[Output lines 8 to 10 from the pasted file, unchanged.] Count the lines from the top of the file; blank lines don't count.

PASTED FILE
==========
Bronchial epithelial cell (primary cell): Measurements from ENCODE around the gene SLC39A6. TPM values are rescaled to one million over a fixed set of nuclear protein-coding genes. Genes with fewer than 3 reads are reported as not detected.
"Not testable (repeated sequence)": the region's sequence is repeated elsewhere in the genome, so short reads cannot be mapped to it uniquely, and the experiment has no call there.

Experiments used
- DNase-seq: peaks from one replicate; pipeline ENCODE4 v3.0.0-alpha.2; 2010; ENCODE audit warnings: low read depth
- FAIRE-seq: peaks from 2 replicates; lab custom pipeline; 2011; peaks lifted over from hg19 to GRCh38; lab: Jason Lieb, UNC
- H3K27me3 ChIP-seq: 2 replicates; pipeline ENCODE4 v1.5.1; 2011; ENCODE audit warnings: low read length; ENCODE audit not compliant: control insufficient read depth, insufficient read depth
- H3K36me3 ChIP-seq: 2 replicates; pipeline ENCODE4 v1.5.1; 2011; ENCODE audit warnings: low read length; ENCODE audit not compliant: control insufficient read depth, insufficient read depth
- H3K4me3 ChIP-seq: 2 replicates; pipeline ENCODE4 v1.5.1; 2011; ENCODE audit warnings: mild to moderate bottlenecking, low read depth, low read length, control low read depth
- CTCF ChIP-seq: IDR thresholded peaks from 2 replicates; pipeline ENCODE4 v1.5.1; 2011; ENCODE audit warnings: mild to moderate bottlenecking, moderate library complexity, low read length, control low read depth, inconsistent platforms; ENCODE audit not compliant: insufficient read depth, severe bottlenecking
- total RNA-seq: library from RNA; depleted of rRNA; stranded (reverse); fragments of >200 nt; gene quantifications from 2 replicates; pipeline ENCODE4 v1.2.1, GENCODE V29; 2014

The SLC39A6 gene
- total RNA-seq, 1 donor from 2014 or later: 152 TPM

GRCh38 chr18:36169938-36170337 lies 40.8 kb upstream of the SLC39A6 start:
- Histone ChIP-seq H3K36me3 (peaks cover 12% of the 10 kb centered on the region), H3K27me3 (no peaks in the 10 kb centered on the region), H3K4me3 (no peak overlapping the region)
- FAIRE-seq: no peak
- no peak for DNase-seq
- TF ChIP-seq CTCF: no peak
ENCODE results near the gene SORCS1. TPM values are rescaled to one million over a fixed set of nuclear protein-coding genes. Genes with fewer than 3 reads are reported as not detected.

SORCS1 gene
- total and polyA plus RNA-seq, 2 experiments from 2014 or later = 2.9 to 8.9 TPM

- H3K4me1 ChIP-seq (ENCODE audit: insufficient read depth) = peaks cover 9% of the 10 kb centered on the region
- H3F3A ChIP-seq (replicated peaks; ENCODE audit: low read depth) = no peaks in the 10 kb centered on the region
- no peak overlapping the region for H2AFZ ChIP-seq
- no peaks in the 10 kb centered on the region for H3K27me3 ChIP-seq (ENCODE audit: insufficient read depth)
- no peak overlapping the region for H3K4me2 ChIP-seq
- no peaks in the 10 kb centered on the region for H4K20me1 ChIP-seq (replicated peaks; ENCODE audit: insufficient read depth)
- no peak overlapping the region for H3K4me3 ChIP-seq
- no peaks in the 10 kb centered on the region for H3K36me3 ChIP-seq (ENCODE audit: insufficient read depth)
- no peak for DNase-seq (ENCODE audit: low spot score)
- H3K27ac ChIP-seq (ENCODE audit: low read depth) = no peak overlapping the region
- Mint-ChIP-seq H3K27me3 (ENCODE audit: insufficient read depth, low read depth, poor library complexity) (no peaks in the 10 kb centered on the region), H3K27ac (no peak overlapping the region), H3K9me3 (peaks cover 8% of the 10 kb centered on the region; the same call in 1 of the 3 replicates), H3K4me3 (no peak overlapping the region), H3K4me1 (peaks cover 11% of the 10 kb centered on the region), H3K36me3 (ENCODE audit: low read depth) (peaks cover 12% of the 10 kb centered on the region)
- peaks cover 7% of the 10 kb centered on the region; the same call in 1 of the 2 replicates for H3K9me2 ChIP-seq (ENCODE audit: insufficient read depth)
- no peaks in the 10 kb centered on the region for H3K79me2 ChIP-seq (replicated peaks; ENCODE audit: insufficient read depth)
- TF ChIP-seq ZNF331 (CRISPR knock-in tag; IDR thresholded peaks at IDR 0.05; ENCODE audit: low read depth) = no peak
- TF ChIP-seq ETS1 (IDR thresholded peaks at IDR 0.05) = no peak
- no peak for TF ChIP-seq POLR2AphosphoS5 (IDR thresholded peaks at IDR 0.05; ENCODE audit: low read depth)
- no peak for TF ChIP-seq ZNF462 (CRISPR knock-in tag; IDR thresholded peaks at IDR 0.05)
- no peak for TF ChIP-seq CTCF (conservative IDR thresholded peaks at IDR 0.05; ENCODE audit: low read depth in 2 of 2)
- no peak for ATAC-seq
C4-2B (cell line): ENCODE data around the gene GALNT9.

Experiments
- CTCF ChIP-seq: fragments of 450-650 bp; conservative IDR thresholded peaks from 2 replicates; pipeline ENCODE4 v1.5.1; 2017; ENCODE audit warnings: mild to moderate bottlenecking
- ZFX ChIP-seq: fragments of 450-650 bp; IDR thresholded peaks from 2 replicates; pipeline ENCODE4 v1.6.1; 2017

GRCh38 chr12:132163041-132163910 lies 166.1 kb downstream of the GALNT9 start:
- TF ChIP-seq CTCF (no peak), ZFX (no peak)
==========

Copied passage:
- H3K4me3 ChIP-seq: 2 replicates; pipeline ENCODE4 v1.5.1; 2011; ENCODE audit warnings: mild to moderate bottlenecking, low read depth, low read length, control low read depth
- CTCF ChIP-seq: IDR thresholded peaks from 2 replicates; pipeline ENCODE4 v1.5.1; 2011; ENCODE audit warnings: mild to moderate bottlenecking, moderate library complexity, low read length, control low read depth, inconsistent platforms; ENCODE audit not compliant: insufficient read depth, severe bottlenecking
- total RNA-seq: library from RNA; depleted of rRNA; stranded (reverse); fragments of >200 nt; gene quantifications from 2 replicates; pipeline ENCODE4 v1.2.1, GENCODE V29; 2014